None of the relevant cases has held that Congress lacks any authority in the area of national security information. To the contrary: after acknowledging that the lion’s share of authority rests with the president, Justices Stewart and White, in their concurrence in New York Times Co. v. United States, were careful to add the following caveat: “This is not to say that Congress and the courts have no role to play. Undoubtedly Congress has the power to enact specific and appropriate criminal laws to protect government property and preserve government secrets.” And indeed, Congress has enacted several laws in this area—including the Espionage Act, the National Security Act, the Atomic Energy Act, and others—which have been in place, and which the executive branch has largely followed, for decades.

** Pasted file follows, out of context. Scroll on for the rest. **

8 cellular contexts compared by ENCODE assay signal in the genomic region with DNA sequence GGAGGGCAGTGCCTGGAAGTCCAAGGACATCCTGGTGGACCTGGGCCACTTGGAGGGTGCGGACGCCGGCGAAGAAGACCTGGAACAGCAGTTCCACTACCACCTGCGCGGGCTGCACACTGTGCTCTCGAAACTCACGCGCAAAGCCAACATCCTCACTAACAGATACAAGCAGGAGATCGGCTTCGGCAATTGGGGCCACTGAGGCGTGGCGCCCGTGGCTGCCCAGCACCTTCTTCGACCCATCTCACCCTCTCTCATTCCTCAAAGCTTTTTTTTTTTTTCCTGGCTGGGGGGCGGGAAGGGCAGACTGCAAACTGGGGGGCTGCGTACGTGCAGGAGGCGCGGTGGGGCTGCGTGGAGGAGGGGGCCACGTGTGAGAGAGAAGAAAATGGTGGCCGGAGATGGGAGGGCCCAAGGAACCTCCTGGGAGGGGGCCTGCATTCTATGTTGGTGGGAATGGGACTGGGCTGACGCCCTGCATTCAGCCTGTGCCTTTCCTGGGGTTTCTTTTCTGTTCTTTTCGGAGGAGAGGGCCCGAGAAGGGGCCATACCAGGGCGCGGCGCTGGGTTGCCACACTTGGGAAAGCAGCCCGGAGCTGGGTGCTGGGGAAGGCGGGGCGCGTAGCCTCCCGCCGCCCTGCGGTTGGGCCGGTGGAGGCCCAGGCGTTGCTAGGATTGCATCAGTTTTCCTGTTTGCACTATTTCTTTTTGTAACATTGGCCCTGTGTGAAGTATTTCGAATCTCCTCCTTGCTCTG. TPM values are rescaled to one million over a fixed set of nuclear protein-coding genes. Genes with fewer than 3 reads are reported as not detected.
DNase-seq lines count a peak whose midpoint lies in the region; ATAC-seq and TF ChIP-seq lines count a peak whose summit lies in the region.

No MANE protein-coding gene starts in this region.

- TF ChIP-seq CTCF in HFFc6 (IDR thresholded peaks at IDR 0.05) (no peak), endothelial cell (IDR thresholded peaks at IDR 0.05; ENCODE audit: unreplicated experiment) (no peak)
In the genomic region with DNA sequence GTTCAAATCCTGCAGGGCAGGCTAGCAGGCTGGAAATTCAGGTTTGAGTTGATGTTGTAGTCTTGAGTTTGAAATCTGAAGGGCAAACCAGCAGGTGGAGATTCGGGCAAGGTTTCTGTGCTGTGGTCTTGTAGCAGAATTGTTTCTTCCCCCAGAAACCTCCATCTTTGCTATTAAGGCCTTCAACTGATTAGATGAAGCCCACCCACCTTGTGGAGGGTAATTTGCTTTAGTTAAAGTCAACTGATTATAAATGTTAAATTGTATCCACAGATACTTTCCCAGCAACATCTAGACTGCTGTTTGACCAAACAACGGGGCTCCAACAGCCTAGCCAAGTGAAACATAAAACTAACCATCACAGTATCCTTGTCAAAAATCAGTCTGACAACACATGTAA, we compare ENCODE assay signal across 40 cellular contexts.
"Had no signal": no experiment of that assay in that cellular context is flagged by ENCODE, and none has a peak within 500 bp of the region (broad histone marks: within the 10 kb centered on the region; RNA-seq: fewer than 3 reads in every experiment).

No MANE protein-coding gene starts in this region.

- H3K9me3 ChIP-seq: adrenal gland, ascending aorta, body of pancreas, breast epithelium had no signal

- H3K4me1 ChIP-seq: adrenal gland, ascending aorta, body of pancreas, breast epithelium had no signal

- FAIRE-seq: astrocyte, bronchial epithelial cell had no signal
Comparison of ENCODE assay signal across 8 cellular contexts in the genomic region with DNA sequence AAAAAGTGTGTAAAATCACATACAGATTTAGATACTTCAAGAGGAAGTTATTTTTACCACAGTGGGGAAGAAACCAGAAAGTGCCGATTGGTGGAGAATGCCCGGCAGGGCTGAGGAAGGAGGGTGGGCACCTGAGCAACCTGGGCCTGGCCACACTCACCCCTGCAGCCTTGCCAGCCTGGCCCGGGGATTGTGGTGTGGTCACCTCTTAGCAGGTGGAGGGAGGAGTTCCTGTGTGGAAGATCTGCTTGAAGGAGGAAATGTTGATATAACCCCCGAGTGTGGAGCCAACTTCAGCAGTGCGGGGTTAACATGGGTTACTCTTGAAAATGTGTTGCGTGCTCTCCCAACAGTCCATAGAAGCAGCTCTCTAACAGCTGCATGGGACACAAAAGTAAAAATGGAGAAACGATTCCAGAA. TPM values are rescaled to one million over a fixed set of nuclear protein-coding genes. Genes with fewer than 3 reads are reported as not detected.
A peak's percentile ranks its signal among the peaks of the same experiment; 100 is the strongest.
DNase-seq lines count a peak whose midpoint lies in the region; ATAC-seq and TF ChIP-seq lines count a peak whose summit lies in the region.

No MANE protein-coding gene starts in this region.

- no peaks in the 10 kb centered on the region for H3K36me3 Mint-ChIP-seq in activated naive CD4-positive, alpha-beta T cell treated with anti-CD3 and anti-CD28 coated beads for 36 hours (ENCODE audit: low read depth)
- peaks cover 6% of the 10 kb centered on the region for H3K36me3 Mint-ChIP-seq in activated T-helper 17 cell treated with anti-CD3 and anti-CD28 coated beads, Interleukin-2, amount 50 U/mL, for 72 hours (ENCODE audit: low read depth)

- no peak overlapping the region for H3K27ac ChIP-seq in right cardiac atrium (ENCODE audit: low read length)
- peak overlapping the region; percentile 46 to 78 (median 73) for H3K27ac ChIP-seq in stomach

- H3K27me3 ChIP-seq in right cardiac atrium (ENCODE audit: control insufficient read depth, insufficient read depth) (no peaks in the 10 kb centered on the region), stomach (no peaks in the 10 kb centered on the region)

I’m not arguing that President Trump’s disclosure violated the Espionage Act, or that the Act could constitutionally be applied to the president. These are difficult questions, to say the least. But I do think it’s a mistake to assume the lawfulness of the president’s disclosures on the ground that the president has unfettered—and unfetterable—authority when it comes to the disclosure of national security information. Among other things, such a view would mean that a sitting president could lawfully conduct actual espionage (and therefore could not be impeached for doing so), as the act of spying is the act of communicating national security information. We should be in no hurry to embrace such a self-defeating interpretation of the Constitution.

Image: Shaleah Craighead/The White House